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Nursing Home Bed Rails Cause Personal Injuries

personal injuriesBetween 2005 and 2013, there were seven deaths reported to the FDA that were associated with the use of a portable bed rail. While that figure alone sounds staggering, injuries are more prevalent with use of the devices. Between 1985 and 2013, the FDA received reports of medical devices that revealed 901 incidents of patients being strangled, entangled, caught or trapped in their own hospital beds. The reports detail 531 deaths, 151 nonfatal injuries and 220 cases of staff intervention to prevent injury and death referred to as “near misses.”

This information might prompt some to ask why these devices are used for the elderly, frail or disoriented. The devices carry many benefits such as aiding in turning and repositioning patients in their bed to avoid sores, providing easy access to bed controls and personal items for patients, lowering the risk of a fall when patients are being transported, giving a sense of security to patients, and giving patients something to hold onto in order to aid them when getting in or out of the bed.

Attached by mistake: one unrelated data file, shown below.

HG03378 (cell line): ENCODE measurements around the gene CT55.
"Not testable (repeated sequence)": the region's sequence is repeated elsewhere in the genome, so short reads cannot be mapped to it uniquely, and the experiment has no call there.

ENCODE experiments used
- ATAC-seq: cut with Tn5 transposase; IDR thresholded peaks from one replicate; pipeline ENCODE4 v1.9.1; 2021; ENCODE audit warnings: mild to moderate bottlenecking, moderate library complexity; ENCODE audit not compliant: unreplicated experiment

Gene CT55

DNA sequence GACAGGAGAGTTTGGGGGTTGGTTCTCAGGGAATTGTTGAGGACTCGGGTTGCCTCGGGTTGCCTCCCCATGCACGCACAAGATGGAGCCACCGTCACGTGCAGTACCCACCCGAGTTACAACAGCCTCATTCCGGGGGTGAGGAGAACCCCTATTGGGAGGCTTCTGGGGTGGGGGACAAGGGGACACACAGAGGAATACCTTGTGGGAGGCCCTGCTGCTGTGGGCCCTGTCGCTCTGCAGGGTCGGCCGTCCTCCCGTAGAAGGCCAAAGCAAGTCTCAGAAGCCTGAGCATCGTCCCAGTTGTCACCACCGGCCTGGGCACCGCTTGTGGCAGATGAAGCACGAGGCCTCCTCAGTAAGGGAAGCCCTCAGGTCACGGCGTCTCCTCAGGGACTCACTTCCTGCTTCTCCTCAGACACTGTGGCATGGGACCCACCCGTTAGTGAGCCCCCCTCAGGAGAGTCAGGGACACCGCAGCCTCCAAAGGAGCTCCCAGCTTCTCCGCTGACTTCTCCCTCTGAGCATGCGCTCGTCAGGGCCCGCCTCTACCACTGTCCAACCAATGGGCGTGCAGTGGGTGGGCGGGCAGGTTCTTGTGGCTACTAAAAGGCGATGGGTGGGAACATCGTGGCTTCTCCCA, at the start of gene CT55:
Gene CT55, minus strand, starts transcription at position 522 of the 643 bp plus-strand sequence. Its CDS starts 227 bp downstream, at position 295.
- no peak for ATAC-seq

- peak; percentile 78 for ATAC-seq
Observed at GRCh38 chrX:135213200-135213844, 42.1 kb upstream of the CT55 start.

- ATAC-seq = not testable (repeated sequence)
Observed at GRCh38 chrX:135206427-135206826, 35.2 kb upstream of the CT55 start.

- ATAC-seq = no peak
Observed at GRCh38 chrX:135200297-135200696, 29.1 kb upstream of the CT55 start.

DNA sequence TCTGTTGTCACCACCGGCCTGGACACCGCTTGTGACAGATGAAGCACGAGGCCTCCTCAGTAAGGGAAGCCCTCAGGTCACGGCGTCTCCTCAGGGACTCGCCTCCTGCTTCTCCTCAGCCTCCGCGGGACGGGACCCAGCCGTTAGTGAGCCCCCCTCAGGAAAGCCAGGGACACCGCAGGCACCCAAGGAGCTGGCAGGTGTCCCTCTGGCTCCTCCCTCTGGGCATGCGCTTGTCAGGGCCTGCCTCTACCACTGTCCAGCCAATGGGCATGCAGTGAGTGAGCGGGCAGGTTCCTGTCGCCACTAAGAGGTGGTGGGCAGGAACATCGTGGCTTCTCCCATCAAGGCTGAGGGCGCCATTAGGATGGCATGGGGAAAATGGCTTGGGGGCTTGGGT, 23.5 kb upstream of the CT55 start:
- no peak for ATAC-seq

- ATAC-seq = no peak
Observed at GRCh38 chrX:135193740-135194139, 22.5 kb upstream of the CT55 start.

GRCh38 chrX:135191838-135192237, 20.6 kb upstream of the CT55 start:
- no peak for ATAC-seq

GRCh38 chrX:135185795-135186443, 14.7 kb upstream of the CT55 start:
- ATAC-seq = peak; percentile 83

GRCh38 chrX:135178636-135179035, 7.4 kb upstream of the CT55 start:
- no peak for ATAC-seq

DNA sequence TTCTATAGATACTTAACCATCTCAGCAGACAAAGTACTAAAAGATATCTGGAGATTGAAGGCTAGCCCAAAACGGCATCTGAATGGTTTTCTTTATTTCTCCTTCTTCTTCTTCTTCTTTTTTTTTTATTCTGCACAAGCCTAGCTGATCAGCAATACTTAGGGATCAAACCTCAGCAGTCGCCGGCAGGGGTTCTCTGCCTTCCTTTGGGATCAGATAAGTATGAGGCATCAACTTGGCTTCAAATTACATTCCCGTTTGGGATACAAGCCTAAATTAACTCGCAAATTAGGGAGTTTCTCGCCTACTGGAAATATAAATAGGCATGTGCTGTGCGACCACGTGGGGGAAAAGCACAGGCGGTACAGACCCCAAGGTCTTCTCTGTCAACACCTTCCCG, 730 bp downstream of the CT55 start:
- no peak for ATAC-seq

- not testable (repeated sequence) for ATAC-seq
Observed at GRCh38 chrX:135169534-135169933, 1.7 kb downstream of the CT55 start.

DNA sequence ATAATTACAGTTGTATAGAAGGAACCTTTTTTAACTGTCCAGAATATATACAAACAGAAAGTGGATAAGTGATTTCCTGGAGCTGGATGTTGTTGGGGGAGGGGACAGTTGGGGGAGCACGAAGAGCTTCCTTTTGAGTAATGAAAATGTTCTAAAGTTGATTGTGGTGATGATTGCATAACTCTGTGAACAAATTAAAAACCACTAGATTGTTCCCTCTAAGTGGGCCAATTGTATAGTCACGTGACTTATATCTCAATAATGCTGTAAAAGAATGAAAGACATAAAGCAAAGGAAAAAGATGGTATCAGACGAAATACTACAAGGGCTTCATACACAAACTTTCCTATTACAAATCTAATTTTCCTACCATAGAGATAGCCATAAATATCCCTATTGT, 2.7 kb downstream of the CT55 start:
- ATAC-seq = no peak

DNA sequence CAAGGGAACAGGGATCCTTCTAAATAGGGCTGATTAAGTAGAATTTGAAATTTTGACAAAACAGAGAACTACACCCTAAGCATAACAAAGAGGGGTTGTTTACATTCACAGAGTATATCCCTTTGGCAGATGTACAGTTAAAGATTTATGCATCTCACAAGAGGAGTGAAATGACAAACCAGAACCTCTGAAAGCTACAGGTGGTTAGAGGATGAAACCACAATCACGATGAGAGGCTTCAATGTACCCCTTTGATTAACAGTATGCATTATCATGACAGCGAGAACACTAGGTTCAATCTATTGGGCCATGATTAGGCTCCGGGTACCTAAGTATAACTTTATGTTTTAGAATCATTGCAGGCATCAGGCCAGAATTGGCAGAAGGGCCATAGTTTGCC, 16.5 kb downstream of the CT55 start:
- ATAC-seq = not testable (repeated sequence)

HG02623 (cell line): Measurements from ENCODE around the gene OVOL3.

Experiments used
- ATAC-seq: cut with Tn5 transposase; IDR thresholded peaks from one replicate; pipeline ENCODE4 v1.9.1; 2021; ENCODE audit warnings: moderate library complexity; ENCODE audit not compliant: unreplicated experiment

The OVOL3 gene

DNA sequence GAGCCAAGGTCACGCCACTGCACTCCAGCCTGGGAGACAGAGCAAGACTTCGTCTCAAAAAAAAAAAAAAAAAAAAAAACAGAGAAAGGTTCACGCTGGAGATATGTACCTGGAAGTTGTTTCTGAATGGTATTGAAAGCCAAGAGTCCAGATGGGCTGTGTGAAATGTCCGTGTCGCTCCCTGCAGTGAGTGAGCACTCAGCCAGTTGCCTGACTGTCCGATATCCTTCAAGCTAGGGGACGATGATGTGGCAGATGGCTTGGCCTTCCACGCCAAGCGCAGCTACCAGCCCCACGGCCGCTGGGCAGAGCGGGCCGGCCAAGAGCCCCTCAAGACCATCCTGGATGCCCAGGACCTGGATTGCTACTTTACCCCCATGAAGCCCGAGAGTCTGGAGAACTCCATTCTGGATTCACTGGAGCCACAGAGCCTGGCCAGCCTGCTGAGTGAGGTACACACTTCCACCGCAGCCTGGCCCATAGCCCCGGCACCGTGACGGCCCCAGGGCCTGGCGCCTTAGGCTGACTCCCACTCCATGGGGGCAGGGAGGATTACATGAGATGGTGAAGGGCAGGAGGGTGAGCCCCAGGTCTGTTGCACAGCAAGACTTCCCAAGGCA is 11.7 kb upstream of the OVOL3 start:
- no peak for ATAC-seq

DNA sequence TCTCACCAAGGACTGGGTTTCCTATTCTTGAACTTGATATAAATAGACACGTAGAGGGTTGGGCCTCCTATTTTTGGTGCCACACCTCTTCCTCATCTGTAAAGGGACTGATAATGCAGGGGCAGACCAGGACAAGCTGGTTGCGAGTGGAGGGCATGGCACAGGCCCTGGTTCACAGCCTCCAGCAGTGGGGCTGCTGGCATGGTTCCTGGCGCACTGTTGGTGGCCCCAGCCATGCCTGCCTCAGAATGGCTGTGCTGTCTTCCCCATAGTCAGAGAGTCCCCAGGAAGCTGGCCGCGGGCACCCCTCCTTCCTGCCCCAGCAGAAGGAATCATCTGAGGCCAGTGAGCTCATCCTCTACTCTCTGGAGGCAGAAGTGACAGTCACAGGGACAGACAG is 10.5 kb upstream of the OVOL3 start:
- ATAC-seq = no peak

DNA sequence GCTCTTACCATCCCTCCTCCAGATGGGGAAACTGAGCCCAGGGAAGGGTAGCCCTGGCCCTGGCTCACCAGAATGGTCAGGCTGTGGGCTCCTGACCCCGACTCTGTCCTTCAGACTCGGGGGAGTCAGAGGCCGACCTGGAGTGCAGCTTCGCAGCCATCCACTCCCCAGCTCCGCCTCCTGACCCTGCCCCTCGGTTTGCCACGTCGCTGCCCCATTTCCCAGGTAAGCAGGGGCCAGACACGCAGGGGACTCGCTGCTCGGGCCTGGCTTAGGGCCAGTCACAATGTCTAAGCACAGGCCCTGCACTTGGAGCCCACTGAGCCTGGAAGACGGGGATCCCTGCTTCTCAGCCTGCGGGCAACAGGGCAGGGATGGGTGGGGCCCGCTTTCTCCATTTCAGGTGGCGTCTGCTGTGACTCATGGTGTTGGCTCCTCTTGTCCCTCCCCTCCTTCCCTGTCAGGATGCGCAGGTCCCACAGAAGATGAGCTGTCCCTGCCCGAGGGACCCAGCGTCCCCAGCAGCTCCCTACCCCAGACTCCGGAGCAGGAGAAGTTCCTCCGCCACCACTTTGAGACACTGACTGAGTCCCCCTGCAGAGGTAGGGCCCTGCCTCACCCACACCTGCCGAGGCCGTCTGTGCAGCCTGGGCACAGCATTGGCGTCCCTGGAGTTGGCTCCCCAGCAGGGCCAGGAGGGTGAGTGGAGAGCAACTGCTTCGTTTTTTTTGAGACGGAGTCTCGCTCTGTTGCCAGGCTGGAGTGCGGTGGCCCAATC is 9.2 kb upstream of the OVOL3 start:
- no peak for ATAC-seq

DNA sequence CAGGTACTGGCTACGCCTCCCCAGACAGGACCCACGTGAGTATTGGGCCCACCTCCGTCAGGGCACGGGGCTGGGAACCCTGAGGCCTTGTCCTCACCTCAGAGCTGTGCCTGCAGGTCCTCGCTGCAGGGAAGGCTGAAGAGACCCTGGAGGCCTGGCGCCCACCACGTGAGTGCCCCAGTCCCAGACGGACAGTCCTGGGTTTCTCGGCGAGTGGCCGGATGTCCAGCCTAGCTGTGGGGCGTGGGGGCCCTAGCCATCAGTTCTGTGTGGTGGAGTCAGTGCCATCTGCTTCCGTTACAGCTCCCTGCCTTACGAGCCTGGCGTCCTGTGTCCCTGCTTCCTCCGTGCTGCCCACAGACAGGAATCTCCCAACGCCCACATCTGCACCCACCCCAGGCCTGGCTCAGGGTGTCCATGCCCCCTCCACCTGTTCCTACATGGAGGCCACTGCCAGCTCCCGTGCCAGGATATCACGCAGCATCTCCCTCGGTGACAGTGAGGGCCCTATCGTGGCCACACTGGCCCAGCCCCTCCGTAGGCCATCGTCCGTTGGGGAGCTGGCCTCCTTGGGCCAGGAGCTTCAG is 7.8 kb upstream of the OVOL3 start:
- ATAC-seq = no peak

On the other hand, these devices come with risks that can sometimes outweigh the benefits or require staff to closely monitor patients. These risks include, but are not limited to, strangulation or suffocation when a patient becomes caught between rails or between the rails and bed, skin bruises along with cuts and scrapes, feelings of unnecessary restriction or isolation, agitation when used as a restraint, minor injuries in falls that come from patients attempting to climb over the rails, and preventing patients that are capable of getting out of bed from performing their daily routine without assistance.

Considerations While Using Bed Rails

For those with loved ones that need bed rails, it’s important to be prudent when visiting. Be sure to check the bed and rails for safety. Pushing the mattress as far from the bed rails as possible and ensure you are not able to get four full fingers between the two, as this is a red flag for a lack of safety in the bed. In most cases, patients are able to be in bed without a bed rail. In those cases, consider the following:

  • Using a bed that can be raised or lowered to the floor to accommodate the patient and staff member.
  • Using the lowest position for the bed with locked wheels.
  • Using transfer aids rather than the rails.
  • Using more frequent monitoring when possible.
  • Try to anticipate needs of a patient to avoid the necessity for rails.

If your loved one has been injured due to a bed rail at a nursing home, you may be entitled to compensation. Contact us today to learn more.


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